It requires a unique combination of elements to succeed. The Future Practice Initiative helps those states poised to change with increased lobbying firepower, political presence and on-the-ground support. But in addition to those, it is optometry’s grassroots entrenchment and our place on the right side of history that will position us to win.

This March, Arkansas (ArOA) became one of the latest states to enact scope of practice expansion to include surgical procedures. Their victory is a testament to the diligent grassroots efforts of ArOA members. While lobbyists for the Arkansas Ophthalmological Society were busy outspending optometry by more than three to one in the group's unsuccessful bid to defeat the bill, our doctors outnumbered them on the ground, and ArOA’s ground assault was successful.

However, that was one fight in an ongoing war. Ophthalmology’s pursuit of a ballot initiative in Arkansas is an unprecedented attack on our profession, our institutions, our public standing and our relationship with our patients. The AOA Future Practice Initiative will continue to work with ArOA and support their efforts to fight this ballot initiative, continuing optometry's advancement and safeguarding the health and well-being of our patients.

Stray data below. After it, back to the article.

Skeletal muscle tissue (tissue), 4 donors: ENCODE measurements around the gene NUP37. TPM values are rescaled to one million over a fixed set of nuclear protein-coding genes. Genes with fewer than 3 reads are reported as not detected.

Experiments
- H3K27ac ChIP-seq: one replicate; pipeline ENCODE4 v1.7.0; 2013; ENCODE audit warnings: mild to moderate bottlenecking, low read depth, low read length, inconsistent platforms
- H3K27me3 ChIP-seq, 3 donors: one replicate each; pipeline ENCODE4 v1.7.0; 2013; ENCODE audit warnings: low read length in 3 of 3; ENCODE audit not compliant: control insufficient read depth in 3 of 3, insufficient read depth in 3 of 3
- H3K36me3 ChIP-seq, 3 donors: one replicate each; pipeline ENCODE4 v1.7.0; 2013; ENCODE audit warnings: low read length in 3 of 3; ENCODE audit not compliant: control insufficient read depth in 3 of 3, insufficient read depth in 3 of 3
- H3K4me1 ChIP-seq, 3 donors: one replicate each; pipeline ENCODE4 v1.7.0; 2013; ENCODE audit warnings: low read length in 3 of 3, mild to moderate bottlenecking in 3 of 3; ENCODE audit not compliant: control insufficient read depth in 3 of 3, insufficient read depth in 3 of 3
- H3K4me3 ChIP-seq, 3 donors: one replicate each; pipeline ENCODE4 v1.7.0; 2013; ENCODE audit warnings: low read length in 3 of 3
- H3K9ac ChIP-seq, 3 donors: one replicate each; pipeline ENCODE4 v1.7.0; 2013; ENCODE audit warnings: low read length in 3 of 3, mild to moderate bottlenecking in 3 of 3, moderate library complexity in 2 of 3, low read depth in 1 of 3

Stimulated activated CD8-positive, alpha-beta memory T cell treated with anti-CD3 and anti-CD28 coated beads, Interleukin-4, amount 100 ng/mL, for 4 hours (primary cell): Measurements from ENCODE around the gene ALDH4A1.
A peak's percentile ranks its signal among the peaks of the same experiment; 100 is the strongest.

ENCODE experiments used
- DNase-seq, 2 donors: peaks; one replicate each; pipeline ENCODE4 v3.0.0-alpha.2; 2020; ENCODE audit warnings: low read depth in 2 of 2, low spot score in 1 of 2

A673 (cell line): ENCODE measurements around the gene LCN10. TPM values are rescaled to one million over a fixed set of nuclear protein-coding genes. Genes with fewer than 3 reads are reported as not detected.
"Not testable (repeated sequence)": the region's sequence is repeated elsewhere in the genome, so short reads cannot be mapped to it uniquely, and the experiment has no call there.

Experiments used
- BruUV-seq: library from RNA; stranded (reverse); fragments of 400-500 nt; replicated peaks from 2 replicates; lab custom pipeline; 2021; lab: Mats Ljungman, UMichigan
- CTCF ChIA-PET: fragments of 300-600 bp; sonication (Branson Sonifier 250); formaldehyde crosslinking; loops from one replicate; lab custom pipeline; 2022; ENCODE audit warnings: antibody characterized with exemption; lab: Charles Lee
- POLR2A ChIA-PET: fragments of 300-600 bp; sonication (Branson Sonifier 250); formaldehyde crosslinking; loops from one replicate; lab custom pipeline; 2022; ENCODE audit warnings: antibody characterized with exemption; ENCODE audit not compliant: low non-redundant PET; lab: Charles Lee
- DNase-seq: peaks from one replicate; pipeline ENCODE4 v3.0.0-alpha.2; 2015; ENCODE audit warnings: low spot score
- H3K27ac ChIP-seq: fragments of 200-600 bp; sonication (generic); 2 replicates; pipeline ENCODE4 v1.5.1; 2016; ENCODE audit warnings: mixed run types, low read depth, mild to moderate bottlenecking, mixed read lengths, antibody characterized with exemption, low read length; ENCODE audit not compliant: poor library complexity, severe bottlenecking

PCON: Please comment on the AOA’s involvement in groups such as the Health Care Alliance for Patient Safety and Think About Your Eyes.

Pierce: The AOA is proud to be a Leadership Partner in the Health Care Alliance for Patient Safety, the only coalition focused on advocating for patient safety and protecting and defending the doctor-patient relationship – the essential foundation of personalized health care decision-making. The organization has worked diligently to raise awareness and advocate for contact lens patient safety and responsible telehealth tools and regulations. This unique collaboration between leading health care advocates, vision innovators and treatment specialists is essential to push patient care and vision protection forward.

Think About Your Eyes, in partnership with AOA and 47 affiliates, continues its incredible success in reaching Americans with optometry’s message about the importance of in-person, annual eye exams. Since the program began, it has generated more than 8 million eye exams and counting. And we look forward to continuing that momentum and collaborating with Think About Your Eyes to get everyone to make their appointment for a #2020EyeExam.


PCON: What programs do you believe need continued attention going forward?

Pierce: Just as we outlined in the 2020 program, everything the AOA does today needs to continue and evolve as the health care environment changes. We are entering a year when there will be a lot of uncertainties, but one thing is crystal clear: AOA will continue to work across all spectrums to ensure that doctors of optometry have the ability to deliver the essential, primary eye health and vision care that they are trained to deliver and that we uphold patient safety and care. – interviewed by Nancy Hemphill, ELS, FAAO

Disclosure: Pierce is president of the AOA.